Prunus lusitanica

Very unfussy. Can be grown anywhere except very waterlogged soil. It can be pruned and clipped very successfully into hedges or for topiary. If grown in pots, then prune to shape with secateurs regularly.  Do not allow the soil to dry out, keeping it moist but not sodden.  Feed with a slow acting fertiliser such as Blood, Fish and Bone.

All woody plants that are going to be shaped, need to be cut at a time in the growing season when there will still be enough time for new growth to come (often mid to late summer) so that by the time winter comes along, they don't look like they've just had a haircut. There is a particular problem associated with all Cherries (Prunus); pruning the leaves in mid summer makes them susceptible to attack by an endemic fungus that causes 'shot hole'. This effects the new leaves that grow after pruning - they emerge discoloured and full of little holes. It doesn't have a lasting effect but does look unsightly and is best avoided. How? Never prune Prunus in Junus...NEVER PRUNE PRUNUS IN JUNUS.  If you avoid pruning in June, you are much more likely to avoid problems with shot hole. Try pruning, up to the middle of May or after mid July to be on the safe side. Good luck!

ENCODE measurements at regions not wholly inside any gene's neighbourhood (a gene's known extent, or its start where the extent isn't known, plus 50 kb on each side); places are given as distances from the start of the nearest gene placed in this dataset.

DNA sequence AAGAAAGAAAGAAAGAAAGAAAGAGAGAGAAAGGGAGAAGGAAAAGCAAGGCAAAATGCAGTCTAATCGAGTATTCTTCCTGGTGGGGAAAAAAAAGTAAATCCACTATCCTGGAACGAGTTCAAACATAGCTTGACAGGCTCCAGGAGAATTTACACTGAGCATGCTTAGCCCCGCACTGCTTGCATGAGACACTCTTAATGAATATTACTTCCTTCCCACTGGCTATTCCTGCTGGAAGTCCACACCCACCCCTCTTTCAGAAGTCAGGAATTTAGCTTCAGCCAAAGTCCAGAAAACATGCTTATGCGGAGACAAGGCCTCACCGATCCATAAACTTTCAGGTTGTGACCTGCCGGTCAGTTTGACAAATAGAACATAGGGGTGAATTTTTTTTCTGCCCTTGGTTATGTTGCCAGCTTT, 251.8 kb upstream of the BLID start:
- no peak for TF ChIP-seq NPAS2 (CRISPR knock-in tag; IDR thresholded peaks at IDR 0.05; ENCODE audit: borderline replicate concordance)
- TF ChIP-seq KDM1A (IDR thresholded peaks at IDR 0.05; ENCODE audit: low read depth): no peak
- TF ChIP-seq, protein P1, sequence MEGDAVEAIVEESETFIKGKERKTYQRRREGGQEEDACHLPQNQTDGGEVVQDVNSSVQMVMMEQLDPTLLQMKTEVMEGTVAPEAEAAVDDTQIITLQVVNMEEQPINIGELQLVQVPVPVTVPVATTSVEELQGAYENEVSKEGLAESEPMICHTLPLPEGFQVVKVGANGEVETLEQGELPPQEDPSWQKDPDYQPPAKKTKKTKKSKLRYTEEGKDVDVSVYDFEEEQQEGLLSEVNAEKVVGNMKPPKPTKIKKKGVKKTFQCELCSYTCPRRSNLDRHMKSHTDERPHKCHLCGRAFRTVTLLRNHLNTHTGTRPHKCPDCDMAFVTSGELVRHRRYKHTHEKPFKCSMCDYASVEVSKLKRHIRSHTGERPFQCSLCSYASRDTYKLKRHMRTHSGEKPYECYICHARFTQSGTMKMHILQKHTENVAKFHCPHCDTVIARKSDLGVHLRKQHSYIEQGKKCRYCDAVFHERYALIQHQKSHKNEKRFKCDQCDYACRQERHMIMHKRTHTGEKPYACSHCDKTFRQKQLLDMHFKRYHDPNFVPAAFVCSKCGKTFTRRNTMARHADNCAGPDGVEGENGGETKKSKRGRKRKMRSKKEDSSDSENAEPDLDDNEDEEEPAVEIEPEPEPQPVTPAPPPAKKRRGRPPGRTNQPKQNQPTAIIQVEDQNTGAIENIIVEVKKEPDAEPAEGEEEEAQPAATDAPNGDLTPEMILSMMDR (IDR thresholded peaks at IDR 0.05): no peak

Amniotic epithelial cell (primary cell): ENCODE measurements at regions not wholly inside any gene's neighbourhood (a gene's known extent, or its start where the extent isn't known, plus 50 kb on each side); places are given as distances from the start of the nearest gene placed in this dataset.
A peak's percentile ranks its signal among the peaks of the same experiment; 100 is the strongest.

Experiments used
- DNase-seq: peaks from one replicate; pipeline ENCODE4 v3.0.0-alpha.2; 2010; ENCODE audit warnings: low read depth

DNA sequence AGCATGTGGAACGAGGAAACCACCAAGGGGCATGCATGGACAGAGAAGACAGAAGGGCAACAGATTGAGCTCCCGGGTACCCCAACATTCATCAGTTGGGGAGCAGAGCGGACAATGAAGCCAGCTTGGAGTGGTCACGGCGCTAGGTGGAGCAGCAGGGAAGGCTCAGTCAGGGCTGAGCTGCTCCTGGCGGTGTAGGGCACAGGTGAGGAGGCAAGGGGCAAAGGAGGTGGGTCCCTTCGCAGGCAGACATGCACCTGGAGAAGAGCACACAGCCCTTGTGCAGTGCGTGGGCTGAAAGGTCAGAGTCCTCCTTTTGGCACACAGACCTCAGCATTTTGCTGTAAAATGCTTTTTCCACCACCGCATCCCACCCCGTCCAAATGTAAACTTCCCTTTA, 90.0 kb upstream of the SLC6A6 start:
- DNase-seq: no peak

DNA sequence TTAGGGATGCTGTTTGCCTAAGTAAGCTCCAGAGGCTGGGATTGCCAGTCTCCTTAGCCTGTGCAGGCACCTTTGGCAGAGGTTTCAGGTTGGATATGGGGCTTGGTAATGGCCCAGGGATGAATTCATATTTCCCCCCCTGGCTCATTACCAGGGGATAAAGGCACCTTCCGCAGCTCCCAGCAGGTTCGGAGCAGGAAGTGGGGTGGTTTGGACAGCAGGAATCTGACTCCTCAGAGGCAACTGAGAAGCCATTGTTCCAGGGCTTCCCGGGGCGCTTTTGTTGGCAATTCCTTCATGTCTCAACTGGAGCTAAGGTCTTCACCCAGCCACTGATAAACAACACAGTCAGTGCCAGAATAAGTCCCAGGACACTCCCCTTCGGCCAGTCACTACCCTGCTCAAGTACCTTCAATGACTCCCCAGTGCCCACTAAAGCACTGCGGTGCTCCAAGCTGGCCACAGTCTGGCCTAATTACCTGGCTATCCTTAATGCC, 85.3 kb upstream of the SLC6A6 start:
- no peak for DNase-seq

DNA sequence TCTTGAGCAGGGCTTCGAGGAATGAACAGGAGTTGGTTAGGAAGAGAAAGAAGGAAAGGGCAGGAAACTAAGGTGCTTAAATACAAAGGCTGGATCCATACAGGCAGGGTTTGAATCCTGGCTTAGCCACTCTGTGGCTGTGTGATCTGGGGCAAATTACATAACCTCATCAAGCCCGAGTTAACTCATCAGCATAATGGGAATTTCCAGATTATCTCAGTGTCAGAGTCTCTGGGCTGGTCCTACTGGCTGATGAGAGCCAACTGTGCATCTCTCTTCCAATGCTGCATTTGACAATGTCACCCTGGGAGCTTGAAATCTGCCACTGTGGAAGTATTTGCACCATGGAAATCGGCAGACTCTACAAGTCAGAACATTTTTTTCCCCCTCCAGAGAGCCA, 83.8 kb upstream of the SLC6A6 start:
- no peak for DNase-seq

This plant is susceptible to powdery mildew which is an endemic air-born fungal.  It is easy to treat and we recommend the following action is taken as soon as you notice the white powdery residue on the leaves (usually worst in the inner part of the plant): - Give the plant a good clip, removing as much of the affected  parts as possible without cutting too hard into the central branch structure. - Clean up thoroughly and remove all rubbish from the area. - Spray with a general purpose ready to use systemic fungicide - one that contains myclobutanil - such as Fungus Fighter.  This, or a similar product should be available at your local garden centre or you can buy it on-line.  Be sure to follow the instructions carefully and repeat treatments as necessary.  This protects and cures and so can be used regularly if needed.

When clipping several plants with the same tool, have a bucket containing a 5% bleach solution and swish your blades around for 30 seconds between plants to sterilise them.  This will help avoid the chance of cross contamination of disease.

As with all woody plants, plant high, exposing as much of the taper at the base of the trunk as possible. Allowing soil to accumulate around the base of a tree can be fatal.

Features Hardiness rating

Hardy anywhere in Britain below approximately 1000ft (300m)

This is only meant as a guide. Please remember we're always on hand to give advice about plants and their frost hardiness.

Please remember that these coloured labels are only a rough guide.

General Point about Plant Hardiness: The commonly held belief that it's better to 'plant small' is perfectly true with herbaceous plants, but not necessarily true with woody plants. They need some 'wood' on them to survive severe cold - so plants of marginal hardiness in very cold areas should really be planted LARGER, rather than smaller, wherever possible.

Coastal, Hedges, Pots, Screening Plants, Shade, Shrubs, Soil - Clay, Soil - Dry/Well drained, Soil - Soggy, Space & Light, Topiary & Niwaki, Trees - Small Green

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